Athletes who do not complain of midline neck pain or bi-lateral subjective neurological signs and symptoms may be further evaluated through palpation to assess for the presence of midline point tenderness, pain, muscle guarding/spasm, or any obvious deformity. Should the neck examination discover any of these signs and symptoms, the medical team may activate EMS, prepare to provide on-going assessment and care for the athlete’s vitals, and transport the injured athlete to the nearest appropriate medical receiving facility using the medical team’s package and transport protocol.
For athletes who clear the medical team’s neck exam, the medical team may next conduct a modified upper and lower neurological screen. A full upper and lower neurological screen may be contraindicated at this point due to the movement required to complete these tests. Simply conducting bi-lateral myotome and dermatome assessments through grip-strength, plantar flexion, dorsi-flexion and sensation evaluation provides adequate assessment for determining the need for transport. Should the neurological screen identify any deficits, the medical team may activate EMS, prepare to provide on-going assessment and care for the athlete’s vitals, and transport the injured athlete to the nearest appropriate medical receiving facility using the medical team’s package and transport protocol.

Athletes who clear the medical team’s neurological screen may be permitted to complete isometric muscle contractions in all planes of movement. This is accomplished under the direction of the medical team’s instructions to the athlete to only apply enough muscle force to show evidence of muscle contraction. Should the athlete express apprehension about completing the isometric neck examine or if the examination results in onset of signs and symptoms, the medical team may reposition to midline, activate EMS, prepare to provide on-going assessment and care for the athlete’s vitals, and transport the injured athlete to the nearest appropriate medical receiving facility using the medical team’s package and transport protocol..

Athletes who clear the medical team’s isometric neck assessment may be permitted to complete active range of motion in all planes. Should the athlete express apprehension about completing the improvements or if the movement results in onset of signs and symptoms, the medical team may reposition the athlete to cervical neutral, activate EMS, prepare to provide on-going assessment and care for the athlete’s vitals, and transport the injured athlete to the nearest appropriate medical receiving facility using the medical team’s package and transport protocol..

Athletes who clear the medical team’s active range of motion examination may be permitted to assume a seated position with the aid of the medical team. Should the athlete express apprehension about sitting up or if sitting up results in onset of signs and symptoms, the medical team may reposition to supine with the neck in neutral position, activate EMS, prepare to provide on-going assessment and care for the athlete’s vitals, and transport the injured athlete to the nearest appropriate medical receiving facility using the medical team’s package and transport protocol.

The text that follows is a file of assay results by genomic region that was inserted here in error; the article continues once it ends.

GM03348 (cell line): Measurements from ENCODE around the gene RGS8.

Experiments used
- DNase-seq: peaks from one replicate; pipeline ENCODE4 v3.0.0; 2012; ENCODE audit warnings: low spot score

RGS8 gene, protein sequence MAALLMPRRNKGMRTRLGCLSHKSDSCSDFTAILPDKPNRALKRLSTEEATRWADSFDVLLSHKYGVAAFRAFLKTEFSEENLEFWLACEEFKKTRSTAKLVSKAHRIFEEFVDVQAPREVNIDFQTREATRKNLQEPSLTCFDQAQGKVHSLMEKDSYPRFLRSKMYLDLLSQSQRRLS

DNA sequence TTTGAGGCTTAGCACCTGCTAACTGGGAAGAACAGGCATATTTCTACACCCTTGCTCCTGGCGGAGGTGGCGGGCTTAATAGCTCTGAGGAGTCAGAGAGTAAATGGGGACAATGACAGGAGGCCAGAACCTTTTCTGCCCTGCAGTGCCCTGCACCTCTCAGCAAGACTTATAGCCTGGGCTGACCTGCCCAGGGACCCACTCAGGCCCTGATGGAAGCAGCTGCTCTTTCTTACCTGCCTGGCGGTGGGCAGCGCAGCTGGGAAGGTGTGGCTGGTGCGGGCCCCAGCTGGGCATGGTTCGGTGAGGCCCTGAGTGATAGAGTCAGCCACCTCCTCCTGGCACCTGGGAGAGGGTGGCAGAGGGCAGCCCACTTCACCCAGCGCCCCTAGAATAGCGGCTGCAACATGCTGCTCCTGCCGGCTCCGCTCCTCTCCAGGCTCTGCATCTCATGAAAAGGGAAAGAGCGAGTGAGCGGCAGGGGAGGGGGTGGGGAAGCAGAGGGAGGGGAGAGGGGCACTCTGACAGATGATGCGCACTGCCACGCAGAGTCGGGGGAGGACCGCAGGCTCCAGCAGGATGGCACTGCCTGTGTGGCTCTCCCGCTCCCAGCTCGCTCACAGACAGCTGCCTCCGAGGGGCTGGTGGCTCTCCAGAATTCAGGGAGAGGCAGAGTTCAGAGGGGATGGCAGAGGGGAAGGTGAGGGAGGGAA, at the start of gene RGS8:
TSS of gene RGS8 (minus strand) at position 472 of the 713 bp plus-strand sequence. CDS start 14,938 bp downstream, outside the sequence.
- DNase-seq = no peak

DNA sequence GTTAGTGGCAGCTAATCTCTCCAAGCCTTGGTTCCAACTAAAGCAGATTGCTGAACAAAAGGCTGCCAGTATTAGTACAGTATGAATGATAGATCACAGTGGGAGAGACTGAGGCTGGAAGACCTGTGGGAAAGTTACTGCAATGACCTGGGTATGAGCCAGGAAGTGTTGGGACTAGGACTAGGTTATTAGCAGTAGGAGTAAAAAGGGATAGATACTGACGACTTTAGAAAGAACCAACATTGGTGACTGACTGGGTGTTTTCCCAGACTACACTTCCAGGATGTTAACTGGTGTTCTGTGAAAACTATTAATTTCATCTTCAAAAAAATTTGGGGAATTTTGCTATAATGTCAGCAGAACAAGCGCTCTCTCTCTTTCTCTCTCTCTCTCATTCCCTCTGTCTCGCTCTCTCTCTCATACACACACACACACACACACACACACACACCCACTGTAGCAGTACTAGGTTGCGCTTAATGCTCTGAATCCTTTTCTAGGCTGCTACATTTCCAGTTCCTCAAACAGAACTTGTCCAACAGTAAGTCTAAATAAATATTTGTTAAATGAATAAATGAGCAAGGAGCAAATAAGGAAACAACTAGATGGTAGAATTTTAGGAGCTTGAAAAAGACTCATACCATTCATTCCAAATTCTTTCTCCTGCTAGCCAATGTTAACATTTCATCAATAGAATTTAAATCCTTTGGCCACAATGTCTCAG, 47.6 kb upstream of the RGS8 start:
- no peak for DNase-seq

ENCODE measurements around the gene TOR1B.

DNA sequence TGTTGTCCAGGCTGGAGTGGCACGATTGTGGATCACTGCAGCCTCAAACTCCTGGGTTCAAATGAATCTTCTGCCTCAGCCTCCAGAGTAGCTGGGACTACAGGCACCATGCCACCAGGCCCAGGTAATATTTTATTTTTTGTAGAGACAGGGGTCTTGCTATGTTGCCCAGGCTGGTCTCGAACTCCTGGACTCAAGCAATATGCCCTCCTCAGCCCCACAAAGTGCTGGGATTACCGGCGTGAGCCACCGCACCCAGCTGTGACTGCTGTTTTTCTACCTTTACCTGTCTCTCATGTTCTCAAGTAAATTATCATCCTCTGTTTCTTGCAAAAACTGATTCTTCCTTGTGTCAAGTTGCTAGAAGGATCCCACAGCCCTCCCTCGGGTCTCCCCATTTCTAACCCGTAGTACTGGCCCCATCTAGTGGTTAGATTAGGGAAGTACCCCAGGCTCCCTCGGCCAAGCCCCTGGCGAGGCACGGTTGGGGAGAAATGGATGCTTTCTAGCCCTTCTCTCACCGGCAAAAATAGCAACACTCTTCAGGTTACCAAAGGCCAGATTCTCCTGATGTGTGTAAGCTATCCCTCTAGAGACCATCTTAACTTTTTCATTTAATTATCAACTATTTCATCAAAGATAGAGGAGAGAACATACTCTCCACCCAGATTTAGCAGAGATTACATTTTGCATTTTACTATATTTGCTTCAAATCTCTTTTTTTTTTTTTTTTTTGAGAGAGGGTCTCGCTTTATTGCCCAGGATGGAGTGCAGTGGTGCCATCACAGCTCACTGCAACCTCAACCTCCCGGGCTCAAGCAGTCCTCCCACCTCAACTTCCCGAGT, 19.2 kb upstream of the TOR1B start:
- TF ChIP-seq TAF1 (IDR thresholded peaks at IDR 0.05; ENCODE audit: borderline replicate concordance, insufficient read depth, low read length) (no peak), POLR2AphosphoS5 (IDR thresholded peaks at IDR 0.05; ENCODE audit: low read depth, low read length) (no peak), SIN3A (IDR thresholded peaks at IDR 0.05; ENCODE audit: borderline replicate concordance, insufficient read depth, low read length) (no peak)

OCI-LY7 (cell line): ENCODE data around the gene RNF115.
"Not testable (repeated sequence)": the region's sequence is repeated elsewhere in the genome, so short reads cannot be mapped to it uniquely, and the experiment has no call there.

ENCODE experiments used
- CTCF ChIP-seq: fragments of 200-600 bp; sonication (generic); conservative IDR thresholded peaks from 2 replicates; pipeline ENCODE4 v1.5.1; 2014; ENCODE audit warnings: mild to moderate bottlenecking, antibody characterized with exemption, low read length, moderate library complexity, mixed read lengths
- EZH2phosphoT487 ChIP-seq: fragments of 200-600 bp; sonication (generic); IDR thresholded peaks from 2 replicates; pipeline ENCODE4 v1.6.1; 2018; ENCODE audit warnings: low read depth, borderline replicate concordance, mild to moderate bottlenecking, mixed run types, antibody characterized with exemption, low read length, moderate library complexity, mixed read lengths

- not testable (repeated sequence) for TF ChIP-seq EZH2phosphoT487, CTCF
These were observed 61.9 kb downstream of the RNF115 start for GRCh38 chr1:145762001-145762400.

With the athlete in the seated position, the medical team may reassess active range of motion in the seated position. Should the athlete express apprehension about completing seated active range of motion tests or if sitting up results in onset of signs and symptoms, the medical team may reposition to supine with the neck in neutral cervical position, activate EMS, prepare to provide on-going assessment and care for the athlete’s vitals, and transport the injured athlete to the nearest appropriate medical receiving facility using the medical team’s package and transport protocol.

For athletes who clear the seated active range of motion tests, the medical team may conduct a cervical axial load compression test. Should the athlete express apprehension about the completion of a compression test or if the compression test is positive, the medical team may reposition to supine with the neck in cervical neutral position, activate EMS, prepare to provide on-going assessment and care for the athlete’s vitals, and transport the injured athlete to the nearest appropriate medical receiving facility using the medical team’s package and transport protocol.

Athletes who clear the compression test may be permitted to assume a standing position and be escorted to the sideline for further medical evaluation.

Readiness Supplies

Basic Life Support Supplies
● AED
● BLS airway adjuncts
● Hear rate monitor
● Blood pressure monitor
● Pulse oximeter

Protocol Specific Readiness Supplies:
▪ Heart rate monitor
▪ Blood pressure monitor
▪ Pulse Oximeter